Yesterday

I am typing this on my laptop because the tablet has decided to take a vacation today. Hopefully this is not the next thing to go wrong.

Yesterday. To follow the Beatles theme, let’s just call this post “Yesterday”. But yesterday was not a day to look back on wistfully. It was pretty frustrating.

Like I said, I have great support. My Saturday morning ride to Zumba took me to class – Thank you! – and I noticed one of the ‘girls’ hadn’t been there in a few weeks, still not there. I knew she has been having health problems and sure enough that was the reason my driver gave me for this girl’s continued absence.

It made me sad. Not just because she is having problems but also because the last time I saw her and asked how she was, this girl had refused to tell me. She said I had enough problems of my own and would not lean on me for hers.

I cannot speak for everyone who has AMD, but for me, AMD has not taken me out of the human race. I do care when friends and acquaintances are having problems and I do want to lend any sort of hand that I can. Sympathy is one thing but when it goes across the line to pity, I have a problem with it. I know that this girl was only trying to lessen my burden but sometimes we lessen our burdens by taking some of the burden from someone else. I feel I need to be given the opportunity to CARE. How about you?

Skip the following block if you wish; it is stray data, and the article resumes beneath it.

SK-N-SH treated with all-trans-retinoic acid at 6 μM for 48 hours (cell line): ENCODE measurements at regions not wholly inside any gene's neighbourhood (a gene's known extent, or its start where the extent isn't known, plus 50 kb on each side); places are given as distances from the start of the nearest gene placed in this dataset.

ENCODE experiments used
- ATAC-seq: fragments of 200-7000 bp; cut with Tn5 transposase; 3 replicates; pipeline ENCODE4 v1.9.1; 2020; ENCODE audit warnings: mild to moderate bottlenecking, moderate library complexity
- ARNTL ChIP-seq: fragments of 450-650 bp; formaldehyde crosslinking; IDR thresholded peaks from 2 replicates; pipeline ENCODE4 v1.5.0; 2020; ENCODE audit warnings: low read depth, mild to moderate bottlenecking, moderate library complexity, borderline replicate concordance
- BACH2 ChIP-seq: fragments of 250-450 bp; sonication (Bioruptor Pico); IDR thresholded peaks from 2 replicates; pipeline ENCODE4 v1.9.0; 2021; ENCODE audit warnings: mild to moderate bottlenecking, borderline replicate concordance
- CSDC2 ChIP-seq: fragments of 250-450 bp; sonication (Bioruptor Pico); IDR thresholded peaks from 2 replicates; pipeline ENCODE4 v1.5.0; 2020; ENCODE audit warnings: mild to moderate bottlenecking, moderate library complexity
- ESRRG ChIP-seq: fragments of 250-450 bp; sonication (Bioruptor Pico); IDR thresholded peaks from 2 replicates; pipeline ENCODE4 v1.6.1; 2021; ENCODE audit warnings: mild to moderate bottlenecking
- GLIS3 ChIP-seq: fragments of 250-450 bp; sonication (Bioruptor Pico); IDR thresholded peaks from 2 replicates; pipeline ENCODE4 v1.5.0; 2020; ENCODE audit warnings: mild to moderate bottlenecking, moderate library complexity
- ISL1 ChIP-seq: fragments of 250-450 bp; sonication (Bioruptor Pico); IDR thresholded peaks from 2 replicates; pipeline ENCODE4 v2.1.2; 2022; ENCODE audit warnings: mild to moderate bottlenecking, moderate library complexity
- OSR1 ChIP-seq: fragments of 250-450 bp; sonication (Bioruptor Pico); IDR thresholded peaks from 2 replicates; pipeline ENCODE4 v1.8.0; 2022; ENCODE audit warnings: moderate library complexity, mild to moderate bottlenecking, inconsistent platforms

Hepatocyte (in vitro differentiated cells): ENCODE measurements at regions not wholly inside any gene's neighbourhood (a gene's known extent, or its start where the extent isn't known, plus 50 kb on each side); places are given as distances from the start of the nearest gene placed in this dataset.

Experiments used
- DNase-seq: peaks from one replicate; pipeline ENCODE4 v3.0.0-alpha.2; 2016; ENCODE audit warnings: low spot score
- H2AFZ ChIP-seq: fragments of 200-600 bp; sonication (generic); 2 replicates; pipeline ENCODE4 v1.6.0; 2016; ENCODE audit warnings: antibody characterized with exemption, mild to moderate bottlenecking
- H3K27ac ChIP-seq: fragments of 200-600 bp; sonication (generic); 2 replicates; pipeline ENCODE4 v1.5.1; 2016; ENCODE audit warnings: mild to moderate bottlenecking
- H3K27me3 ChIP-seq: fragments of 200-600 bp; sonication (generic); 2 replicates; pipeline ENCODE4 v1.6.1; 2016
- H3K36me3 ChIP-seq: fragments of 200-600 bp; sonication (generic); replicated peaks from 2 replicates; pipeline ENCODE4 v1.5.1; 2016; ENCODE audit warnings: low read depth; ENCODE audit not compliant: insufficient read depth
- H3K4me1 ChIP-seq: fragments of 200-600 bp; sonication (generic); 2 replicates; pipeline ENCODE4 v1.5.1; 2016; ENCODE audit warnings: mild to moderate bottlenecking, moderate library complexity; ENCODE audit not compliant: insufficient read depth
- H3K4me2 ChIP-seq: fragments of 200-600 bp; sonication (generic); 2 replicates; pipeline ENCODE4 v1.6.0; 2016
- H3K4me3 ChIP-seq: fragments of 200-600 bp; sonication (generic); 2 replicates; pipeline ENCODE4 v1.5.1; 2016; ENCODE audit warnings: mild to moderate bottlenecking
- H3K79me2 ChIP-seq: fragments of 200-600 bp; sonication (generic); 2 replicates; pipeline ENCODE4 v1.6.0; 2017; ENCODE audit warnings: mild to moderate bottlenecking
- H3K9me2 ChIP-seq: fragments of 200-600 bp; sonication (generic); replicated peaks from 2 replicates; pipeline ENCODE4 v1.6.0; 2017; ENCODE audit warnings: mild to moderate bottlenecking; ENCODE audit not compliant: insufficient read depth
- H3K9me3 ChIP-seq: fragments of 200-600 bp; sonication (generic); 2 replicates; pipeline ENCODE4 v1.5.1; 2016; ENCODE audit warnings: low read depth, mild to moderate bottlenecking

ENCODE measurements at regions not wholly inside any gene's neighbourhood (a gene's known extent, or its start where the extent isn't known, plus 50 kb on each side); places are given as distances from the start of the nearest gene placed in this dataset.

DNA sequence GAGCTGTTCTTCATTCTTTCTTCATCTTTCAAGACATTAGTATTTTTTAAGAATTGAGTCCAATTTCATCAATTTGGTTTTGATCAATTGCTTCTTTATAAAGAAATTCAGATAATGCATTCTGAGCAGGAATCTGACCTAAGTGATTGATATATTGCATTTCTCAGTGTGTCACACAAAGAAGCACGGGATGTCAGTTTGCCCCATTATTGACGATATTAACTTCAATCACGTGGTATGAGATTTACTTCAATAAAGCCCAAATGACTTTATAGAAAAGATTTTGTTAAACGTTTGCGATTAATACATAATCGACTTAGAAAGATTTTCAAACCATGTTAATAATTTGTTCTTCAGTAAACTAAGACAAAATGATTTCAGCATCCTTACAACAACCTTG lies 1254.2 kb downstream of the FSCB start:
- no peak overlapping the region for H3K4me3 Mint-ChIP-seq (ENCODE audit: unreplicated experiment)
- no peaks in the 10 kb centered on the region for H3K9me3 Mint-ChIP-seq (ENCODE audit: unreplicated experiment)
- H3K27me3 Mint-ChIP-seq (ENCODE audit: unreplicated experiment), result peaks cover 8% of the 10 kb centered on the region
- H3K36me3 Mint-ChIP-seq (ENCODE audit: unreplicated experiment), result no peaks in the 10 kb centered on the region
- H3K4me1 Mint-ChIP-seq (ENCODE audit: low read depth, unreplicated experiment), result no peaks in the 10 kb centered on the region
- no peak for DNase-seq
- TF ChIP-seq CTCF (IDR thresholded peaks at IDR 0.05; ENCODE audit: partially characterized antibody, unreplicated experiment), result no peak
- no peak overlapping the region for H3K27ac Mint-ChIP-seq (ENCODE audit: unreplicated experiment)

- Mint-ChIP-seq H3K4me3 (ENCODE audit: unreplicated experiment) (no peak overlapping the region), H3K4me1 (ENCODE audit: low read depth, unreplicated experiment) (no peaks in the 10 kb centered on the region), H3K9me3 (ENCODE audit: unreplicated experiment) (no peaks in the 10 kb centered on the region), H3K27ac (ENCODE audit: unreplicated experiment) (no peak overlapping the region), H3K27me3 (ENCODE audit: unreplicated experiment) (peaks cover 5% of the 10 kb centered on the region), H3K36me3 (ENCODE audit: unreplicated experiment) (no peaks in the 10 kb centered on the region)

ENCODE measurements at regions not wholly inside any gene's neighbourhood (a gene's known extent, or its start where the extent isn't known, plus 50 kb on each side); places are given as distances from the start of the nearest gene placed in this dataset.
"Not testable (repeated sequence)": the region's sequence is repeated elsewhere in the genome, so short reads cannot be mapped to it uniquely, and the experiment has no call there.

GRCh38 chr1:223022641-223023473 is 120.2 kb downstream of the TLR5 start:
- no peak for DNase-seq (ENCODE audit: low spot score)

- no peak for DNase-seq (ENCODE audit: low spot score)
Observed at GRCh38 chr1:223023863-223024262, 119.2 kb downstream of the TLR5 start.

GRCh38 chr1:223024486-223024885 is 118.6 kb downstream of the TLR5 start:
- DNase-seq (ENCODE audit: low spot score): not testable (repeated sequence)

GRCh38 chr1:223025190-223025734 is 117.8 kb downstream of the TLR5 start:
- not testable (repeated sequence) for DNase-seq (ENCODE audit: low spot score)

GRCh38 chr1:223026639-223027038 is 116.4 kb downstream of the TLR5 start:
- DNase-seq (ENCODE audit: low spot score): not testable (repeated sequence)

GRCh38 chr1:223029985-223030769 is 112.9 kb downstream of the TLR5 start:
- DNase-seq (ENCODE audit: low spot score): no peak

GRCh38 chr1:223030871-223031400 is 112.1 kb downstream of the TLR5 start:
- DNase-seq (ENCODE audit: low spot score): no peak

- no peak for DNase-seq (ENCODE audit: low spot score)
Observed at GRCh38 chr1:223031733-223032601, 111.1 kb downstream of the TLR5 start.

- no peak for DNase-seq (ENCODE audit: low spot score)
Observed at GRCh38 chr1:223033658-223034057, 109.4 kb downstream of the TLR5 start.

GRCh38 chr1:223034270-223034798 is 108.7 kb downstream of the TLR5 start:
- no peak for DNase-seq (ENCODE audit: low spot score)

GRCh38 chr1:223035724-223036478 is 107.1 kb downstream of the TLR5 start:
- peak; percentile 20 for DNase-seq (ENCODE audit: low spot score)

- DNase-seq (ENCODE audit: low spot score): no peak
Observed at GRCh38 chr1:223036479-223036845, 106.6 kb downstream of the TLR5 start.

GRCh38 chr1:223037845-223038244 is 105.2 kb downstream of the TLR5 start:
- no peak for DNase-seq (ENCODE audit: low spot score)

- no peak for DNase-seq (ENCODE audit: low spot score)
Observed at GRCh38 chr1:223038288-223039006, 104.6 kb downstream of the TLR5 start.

Sympathy is one thing but when it goes across the line to pity, I have a problem with it.

Being the educator I am at heart, I’m just going to add a little DBT here and finish the rest of my miserable, awful, no-good day venting in the next post. If you are struggling with your vision as I do without the reader, you prefer short posts and articles to read. Too much is too much, yes?

Back on track, DBT concepts here. I think that this situation may highlight the ACCEPTS skills. I see contributing (the first ‘c’ in ACCEPTS). We sometimes have to weather a crisis by getting out of our own problems and helping someone else. It gets the focus off of us. It gets us back into the human race and allows us to flex our compassion muscles instead of our self-pity ones.

We sometimes have to weather a crisis by getting out of our own problems and helping someone else.

The other ACCEPTS skill I see here is comparison (the second ‘c’). It really is true that misery loves company and people like to see someone who is worse off than they are (OK, so I am not always Little Miss Compassion). This girl is not able to take Zumba. I can! She is in physical pain. I am not. It could be worse.

It really is true that misery loves company and people like to see someone who is worse off than they are.

That is probably not the best note to end my plea for others to allow me to be compassionate towards them, but I suspect you get the point.

Kid glove handling not required here. Let me do the caregiving and support I can and was used to doing before my vision loss. Enough said.

Next: Sue’s Terrible, Awful, No Good Day!

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